Russian Politics, 1861-1916

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A slideshow for my History 12 students that looks at the political background leading up to and following Bloody Sunday, in 1905.

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  • Unlike Marxists, The People’s Will continued to believe that Russia could achieve socialism through a peasant revolution, bypassing the stage of capitalism.2. The first hand-sized bomb was thrown at the carriage – it stopped and the Tsar exited – urged not to inspect the damage – a second bomb was thrown – Police Chief Dvorzhitskyreported “I was deafened by the new explosion, burned, wounded and thrown to the ground. Suddenly, amid the smoke and snowy fog, I heard His Majesty's weak voice cry, 'Help!' Gathering what strength I had, I jumped up and rushed to the tsar. His Majesty was half-lying, half-sitting, leaning on his right arm. Thinking he was merely wounded heavily, I tried to lift him but the czar's legs were shattered, and the blood poured out of them. Twenty people, with wounds of varying degree, lay on the sidewalk and on the street. Some managed to stand, others to crawl, still others tried to get out from beneath bodies that had fallen on them. Through the snow, debris, and blood you could see fragments of clothing, epaulets, sabers, and bloody chunks of human flesh.”http://en.wikipedia.org/wiki/Alexander_II_of_Russia
  • Nephritis is inflammation of the nephrons in the kidneys. The word "nephritis" was imported from Latin, which took it from Greek: νεφρίτιδα.[1] The word comes from the Greek νεφρός - nephro- meaning "of the kidney" and -itis meaning "inflammation". Nephritis is often caused by infections, toxins, and auto-immune diseases.
  • Teddy Roosevelt: Portsmouth Maine, at the Naval Yard (but named for Portsmouth, NH. Signed 5 Sept, 1905. Roosevelt won the Nobel Peace Prize
  • The Russia of Rand's birth was a troubled place. In the year she was born, 1905, the government of Czar Nicholas II was faced with a possible revolution. Although the actual revolution would not occur until over a decade later, the Czar was forced to make concessions, including the creation of Russia's first democratically elected legislature. The photo above shows student demonstrators marching down the streets of Rand's hometown of St. Petersburg in 1905.http://www.noblesoul.com/orc/bio/pics1.html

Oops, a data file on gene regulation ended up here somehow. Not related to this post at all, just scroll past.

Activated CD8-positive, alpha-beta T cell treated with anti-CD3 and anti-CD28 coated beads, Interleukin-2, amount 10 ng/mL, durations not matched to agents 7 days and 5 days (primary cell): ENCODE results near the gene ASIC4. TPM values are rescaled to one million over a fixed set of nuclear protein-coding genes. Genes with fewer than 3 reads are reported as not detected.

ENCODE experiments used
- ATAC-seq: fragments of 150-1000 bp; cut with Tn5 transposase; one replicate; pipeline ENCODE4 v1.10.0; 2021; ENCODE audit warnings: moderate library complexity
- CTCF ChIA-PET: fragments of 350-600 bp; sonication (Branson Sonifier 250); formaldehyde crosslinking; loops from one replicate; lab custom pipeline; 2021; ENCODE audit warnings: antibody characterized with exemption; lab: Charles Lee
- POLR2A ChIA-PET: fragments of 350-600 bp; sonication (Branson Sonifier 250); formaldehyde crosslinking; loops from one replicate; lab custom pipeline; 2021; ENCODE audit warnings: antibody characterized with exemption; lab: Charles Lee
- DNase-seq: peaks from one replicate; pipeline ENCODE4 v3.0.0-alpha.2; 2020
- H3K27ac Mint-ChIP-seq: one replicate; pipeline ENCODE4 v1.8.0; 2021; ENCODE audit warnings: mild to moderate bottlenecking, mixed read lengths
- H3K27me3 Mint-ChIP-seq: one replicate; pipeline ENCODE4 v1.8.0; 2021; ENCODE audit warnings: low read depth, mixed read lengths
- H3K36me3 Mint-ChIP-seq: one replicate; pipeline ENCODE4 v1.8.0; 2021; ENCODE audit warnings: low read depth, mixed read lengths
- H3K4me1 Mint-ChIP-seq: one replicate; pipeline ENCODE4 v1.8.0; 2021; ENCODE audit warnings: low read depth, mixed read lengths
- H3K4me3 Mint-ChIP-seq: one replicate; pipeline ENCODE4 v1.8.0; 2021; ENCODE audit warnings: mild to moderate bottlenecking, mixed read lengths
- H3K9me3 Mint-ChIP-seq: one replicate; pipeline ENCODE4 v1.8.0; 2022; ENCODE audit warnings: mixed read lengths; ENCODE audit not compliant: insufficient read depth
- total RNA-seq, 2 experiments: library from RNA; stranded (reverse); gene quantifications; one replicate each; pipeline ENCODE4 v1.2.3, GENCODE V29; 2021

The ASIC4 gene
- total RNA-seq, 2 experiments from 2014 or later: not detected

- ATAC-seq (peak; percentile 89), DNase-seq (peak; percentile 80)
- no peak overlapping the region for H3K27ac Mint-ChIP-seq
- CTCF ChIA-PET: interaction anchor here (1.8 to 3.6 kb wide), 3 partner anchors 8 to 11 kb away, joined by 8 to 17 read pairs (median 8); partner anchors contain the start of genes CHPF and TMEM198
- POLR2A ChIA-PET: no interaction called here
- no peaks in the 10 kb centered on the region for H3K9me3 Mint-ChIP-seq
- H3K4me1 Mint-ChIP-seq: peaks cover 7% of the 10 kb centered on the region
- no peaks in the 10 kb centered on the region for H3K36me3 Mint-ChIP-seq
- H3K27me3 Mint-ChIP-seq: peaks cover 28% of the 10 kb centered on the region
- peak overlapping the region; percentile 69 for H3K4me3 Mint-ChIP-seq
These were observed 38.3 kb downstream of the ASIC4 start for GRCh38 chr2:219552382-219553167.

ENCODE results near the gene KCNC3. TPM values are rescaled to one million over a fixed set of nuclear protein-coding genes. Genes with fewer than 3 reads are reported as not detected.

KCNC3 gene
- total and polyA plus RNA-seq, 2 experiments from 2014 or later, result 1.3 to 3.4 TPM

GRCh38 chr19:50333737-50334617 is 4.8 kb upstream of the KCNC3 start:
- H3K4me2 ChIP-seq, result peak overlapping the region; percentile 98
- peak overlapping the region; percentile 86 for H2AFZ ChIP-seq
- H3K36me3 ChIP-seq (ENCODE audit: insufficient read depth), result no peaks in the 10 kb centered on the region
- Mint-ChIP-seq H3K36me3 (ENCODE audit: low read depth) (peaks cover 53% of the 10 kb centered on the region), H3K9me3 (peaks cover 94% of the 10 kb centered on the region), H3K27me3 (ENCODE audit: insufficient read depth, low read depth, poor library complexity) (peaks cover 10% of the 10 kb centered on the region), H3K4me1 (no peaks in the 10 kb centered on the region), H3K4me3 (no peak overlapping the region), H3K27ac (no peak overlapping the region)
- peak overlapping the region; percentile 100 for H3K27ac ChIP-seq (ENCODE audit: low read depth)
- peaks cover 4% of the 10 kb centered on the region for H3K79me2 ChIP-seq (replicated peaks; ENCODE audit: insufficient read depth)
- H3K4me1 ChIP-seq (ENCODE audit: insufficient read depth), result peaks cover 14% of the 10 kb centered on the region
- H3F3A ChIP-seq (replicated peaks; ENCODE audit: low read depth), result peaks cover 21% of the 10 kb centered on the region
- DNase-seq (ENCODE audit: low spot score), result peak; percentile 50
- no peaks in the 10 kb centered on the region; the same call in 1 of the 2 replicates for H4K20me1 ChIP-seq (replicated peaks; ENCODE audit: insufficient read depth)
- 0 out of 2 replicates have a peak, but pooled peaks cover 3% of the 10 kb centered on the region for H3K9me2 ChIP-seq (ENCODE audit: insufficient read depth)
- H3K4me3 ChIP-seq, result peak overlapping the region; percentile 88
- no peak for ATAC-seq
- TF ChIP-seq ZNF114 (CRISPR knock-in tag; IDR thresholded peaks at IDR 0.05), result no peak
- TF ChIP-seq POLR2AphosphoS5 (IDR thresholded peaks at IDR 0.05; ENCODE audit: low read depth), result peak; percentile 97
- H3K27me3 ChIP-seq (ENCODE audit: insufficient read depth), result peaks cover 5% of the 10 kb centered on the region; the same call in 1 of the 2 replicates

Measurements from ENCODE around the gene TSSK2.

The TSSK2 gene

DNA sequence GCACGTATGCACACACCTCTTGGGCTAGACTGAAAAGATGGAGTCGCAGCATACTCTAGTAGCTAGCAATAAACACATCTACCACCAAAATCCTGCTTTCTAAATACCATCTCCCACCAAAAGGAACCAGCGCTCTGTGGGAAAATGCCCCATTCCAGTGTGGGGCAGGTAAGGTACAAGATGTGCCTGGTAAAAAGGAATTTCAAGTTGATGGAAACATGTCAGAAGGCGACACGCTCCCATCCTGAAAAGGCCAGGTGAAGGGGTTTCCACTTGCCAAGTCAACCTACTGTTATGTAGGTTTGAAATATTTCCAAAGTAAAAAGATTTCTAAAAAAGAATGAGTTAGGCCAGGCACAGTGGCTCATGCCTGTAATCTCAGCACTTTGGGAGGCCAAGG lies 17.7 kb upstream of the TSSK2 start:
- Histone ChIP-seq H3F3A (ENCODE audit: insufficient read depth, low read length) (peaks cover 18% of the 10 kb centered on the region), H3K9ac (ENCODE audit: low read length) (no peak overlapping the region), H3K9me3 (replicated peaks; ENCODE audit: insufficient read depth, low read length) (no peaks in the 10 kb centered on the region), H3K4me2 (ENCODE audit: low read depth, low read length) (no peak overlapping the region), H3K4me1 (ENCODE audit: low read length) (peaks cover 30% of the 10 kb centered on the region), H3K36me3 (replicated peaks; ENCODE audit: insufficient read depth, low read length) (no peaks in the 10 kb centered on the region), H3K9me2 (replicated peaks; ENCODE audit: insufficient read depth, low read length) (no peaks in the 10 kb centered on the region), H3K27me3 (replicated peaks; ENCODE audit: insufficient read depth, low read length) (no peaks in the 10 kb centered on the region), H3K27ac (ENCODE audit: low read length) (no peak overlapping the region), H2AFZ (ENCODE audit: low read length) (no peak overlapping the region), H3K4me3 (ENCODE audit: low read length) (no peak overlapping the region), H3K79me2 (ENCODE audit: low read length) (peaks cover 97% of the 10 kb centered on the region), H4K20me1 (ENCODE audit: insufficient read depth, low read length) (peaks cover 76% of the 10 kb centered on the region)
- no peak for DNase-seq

• Despite some continuing political unrest, between 1905 and 1917, St. Petersburg was relatively ordinary place to be. The major thoroughfare Nevsky Prospect, later a scene of violence during the revolutionary year of 1917, was peaceful and bustling on the day in 1906 shown above.http://www.noblesoul.com/orc/bio/pics1.html
  • The government claimed fewer than 100 were killed, the Social Revolutionaries claimed there were thousands and that the soldiers removed the bodies in the night so the truth would be hidden. The real amount is likely 100s.http://www.historylearningsite.co.uk/1905_russian_revolution.htm
  • Top Left – Bolshevik “propaganda” reenactment film. Bottom Right – note the sailors killed 7 of 18 officers including Captain (3 thrown overboard either before or after they were shot – 1 sailor killed by an officer))A pre-Dreadnaught battleship In the Black Sea fleet – Odessa. The sailors mutiny on 14 June, 1905 (13 days before Gregorian calendar) After some officers are shot, the crew takes over. Two other ships are sent to put down the mutiny, but crew on one foil attempts to ram and shoot Potemkin. Eventually, Potemkin escapes to Romania and is half sunk when sea cocks are opened. Eventually the ship is re-floated and returned. It stayed in service under various names until 1918 when sunk by the interventionists so it wouldn’t fall into the Bolsheviks’ hands. Mutineers escaped mostly to merge into Romanian population but some to Argentina, but also to Ireland. Together with four colleagues Matushenko returned to Russia under promise of an amnesty in 1907. He was however arrested and hanged.SO WHAT? LENIN SAW THIS AS THE FIRST REAL STEP TOWARDS THE 1917 REVOLUTION!
  • The October Manifesto ends the era of UNLIMITED autocratic power in Russia.